Analysis of impacts of climate variability on malaria transmission in Sri Lanka and the development of an early warning system
Results from Relevant Prior Research
Since 1997, the IRI has been producing seasonal climate forecasts for the entire globe.These forecasts have better skill in selected tropical regions. Among the regions with high skills is Sri Lanka. In May 2000, the IRI entered into a partnership with the Mahaweli Authority of Sri Lanka to provide climate and hydrological forecasts for the Mahaweli and Walawe River Basins. The catchments of these river basins lie in part in the Uva province which also has high predictability (figure 3).
Thus much climate, hydrological and environmental data collected for this project is already available. Our analysis of Sri Lankan hydrology and climate has already established climatic and hydrological teleconnections and prediction skill for Sri Lanka. In addition, statistical forecasting schemes and downscaling schemes have been developed at the IRI for Sri Lanka for a project on the of the use of climate information to mitigate human-elephant conflict. Other relevant ongoing projects in Sri Lanka include a program to investigate the impact of climate on natural disasters, tea, coconut and rice agriculture. All of these projects are described and accessible through internet. During 2002 the IRI made a significant increase in its commitment to health applications research. Two new specialist research scientists, each with more than 10 years experience researching the interactions between climate-environment and infectious disease, were hired. The IRI health applications team have worked extensively in sub-Saharan Africa, where they specialized in using environmental data to develop integrated methods of malaria stratification, environmental monitoring and epidemic early warning. Guidelines on these methods were developed for WHO’s Roll Back Malaria Technical Resource Network on Malaria Epidemic Prevention and Control.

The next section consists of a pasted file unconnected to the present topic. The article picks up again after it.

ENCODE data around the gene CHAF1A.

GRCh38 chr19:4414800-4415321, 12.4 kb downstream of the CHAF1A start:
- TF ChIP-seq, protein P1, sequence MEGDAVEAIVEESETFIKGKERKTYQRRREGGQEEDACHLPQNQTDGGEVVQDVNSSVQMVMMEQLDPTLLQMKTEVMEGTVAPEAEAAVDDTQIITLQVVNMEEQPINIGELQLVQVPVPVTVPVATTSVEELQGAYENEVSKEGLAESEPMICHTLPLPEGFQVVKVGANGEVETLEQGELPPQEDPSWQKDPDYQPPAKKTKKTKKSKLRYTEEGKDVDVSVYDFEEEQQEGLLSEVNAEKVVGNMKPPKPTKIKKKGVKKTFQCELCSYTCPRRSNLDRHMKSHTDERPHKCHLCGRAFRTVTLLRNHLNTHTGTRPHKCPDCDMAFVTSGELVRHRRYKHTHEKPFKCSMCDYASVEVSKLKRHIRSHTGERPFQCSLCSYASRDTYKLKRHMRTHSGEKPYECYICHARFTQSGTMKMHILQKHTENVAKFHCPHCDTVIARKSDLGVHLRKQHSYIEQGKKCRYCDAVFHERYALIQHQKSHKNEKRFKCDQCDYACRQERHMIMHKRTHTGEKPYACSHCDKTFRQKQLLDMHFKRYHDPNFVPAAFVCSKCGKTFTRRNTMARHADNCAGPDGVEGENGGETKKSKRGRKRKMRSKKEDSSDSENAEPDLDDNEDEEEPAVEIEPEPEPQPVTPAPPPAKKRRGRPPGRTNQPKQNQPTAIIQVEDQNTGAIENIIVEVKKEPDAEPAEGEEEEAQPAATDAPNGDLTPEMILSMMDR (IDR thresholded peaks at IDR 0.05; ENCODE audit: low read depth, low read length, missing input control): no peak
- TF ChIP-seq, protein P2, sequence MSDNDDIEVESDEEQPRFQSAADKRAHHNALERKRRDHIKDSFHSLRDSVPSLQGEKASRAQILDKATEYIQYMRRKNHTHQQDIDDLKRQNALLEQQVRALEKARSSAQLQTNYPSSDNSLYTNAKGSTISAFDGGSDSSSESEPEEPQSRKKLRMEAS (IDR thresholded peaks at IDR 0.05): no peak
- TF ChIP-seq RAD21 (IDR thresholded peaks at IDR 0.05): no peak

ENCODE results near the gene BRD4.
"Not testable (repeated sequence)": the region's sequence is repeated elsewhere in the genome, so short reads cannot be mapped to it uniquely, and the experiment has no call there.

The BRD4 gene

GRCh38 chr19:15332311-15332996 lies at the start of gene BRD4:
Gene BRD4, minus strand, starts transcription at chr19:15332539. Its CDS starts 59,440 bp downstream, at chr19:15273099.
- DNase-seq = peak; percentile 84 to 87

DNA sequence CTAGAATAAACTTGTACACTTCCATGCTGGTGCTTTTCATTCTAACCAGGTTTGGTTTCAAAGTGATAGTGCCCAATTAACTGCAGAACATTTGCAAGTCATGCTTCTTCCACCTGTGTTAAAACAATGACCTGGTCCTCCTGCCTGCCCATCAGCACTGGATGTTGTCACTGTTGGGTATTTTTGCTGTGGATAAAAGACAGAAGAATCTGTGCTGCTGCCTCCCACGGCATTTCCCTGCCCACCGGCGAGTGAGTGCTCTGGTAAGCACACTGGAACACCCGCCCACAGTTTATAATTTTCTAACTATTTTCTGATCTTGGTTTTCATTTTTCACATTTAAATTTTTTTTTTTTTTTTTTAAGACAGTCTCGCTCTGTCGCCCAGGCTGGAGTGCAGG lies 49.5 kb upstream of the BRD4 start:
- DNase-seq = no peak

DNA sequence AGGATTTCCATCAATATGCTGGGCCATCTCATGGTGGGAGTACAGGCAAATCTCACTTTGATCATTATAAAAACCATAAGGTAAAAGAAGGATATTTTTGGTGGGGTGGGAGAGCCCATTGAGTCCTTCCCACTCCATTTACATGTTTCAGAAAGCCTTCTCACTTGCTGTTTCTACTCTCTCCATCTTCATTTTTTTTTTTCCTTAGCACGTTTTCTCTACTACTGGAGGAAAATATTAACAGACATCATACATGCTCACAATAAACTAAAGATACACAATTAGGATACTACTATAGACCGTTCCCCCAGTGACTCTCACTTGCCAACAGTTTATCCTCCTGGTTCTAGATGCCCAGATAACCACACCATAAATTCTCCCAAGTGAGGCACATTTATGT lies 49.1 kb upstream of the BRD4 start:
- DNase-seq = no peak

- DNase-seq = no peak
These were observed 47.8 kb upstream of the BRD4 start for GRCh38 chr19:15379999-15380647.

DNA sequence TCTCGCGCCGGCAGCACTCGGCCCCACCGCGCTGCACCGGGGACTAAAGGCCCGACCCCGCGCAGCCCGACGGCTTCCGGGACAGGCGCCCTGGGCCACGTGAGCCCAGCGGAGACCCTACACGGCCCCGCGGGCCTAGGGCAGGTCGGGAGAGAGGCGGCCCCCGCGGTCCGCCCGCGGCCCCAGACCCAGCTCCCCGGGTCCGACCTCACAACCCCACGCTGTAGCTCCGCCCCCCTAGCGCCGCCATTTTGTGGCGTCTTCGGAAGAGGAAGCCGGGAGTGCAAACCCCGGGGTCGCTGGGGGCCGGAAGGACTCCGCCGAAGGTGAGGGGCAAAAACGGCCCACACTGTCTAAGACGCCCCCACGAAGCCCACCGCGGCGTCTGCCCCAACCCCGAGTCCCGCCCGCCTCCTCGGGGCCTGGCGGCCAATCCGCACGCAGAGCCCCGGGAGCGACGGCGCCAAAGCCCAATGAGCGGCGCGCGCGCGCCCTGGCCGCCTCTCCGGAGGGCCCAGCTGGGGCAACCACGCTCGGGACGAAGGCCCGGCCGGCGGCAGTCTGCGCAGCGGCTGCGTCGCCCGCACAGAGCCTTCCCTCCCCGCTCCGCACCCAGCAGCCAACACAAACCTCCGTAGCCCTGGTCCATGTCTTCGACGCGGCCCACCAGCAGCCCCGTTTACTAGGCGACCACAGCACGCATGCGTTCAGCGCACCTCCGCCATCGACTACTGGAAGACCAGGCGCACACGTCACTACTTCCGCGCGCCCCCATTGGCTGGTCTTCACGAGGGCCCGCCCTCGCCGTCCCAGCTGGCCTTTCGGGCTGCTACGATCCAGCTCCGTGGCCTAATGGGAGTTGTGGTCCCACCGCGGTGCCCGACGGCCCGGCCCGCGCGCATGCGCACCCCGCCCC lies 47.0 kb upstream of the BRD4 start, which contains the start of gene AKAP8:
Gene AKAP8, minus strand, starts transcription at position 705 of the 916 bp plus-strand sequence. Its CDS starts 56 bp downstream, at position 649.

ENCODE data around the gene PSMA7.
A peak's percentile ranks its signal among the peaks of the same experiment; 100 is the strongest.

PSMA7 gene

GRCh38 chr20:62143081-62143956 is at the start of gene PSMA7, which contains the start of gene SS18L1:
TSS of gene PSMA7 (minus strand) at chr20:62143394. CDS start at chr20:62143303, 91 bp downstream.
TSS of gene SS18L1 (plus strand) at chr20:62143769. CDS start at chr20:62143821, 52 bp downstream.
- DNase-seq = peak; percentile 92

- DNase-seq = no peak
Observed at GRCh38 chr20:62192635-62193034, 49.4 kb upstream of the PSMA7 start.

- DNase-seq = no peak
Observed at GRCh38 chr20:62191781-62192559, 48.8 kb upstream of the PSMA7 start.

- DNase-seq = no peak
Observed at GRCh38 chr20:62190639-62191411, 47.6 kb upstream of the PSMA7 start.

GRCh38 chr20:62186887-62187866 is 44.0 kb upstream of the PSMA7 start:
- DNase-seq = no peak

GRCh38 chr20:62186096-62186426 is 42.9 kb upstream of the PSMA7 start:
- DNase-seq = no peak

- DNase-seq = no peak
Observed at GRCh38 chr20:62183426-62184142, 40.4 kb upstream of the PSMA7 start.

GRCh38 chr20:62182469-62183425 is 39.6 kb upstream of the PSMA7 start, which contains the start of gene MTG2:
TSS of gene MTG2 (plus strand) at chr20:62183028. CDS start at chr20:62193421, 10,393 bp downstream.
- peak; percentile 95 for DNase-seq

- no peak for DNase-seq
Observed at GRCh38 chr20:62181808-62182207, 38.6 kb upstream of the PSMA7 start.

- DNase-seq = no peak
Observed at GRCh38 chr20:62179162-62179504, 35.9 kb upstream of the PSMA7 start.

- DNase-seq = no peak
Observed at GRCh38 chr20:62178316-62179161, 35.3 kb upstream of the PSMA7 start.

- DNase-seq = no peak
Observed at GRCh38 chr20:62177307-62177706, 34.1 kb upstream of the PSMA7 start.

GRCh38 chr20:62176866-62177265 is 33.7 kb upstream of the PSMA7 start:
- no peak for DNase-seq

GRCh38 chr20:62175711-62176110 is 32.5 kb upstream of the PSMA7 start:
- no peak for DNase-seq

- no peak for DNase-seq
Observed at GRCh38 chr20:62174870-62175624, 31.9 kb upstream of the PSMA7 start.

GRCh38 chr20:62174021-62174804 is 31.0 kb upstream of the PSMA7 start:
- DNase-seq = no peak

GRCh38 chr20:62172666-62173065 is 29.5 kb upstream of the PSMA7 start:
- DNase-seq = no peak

Columbia University Scientists associated with the IRI have an ongoing program on the use of hydrological models to establish mosquito abundance with field studies in Florida and New York. They have developed an approach to establish relationships between remotely sensed data, hydrological parameters and mosquito abundance(27) which in turn may be related to malaria prevalence.